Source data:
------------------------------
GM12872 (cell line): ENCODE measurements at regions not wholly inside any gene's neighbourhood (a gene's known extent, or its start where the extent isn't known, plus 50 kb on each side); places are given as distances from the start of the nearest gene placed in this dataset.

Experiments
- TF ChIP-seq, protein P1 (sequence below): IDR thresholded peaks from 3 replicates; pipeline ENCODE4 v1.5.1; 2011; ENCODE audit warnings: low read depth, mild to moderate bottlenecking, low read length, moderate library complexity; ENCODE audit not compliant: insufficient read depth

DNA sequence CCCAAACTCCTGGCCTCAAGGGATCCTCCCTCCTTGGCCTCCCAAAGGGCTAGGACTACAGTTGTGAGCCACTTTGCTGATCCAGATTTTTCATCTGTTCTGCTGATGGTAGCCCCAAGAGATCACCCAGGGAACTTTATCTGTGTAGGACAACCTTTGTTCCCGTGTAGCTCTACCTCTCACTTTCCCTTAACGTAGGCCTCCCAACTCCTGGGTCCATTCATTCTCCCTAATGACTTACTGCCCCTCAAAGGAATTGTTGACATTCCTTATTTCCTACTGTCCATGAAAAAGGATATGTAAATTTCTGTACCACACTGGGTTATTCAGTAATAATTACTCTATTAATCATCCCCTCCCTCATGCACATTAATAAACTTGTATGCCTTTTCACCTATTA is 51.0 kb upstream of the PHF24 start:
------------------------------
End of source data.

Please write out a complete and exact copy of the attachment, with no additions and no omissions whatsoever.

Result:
GM12872 (cell line): ENCODE measurements at regions not wholly inside any gene's neighbourhood (a gene's known extent, or its start where the extent isn't known, plus 50 kb on each side); places are given as distances from the start of the nearest gene placed in this dataset.

Experiments
- TF ChIP-seq, protein P1 (sequence below): IDR thresholded peaks from 3 replicates; pipeline ENCODE4 v1.5.1; 2011; ENCODE audit warnings: low read depth, mild to moderate bottlenecking, low read length, moderate library complexity; ENCODE audit not compliant: insufficient read depth

DNA sequence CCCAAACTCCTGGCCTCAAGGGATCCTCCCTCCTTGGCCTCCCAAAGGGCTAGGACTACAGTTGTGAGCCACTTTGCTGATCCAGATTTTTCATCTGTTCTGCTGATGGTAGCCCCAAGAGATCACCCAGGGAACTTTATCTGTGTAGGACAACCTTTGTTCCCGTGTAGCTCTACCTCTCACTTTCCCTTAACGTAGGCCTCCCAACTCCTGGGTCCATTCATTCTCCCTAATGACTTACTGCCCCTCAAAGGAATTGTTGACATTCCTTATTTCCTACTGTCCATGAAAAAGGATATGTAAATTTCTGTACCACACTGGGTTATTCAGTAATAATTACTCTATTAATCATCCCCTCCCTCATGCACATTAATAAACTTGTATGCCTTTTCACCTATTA is 51.0 kb upstream of the PHF24 start: